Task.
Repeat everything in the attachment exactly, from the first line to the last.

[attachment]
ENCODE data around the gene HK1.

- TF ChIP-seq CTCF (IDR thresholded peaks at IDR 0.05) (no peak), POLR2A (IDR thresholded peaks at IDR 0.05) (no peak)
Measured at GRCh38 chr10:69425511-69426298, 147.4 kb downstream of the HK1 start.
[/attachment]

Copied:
ENCODE data around the gene HK1.

- TF ChIP-seq CTCF (IDR thresholded peaks at IDR 0.05) (no peak), POLR2A (IDR thresholded peaks at IDR 0.05) (no peak)
Measured at GRCh38 chr10:69425511-69426298, 147.4 kb downstream of the HK1 start.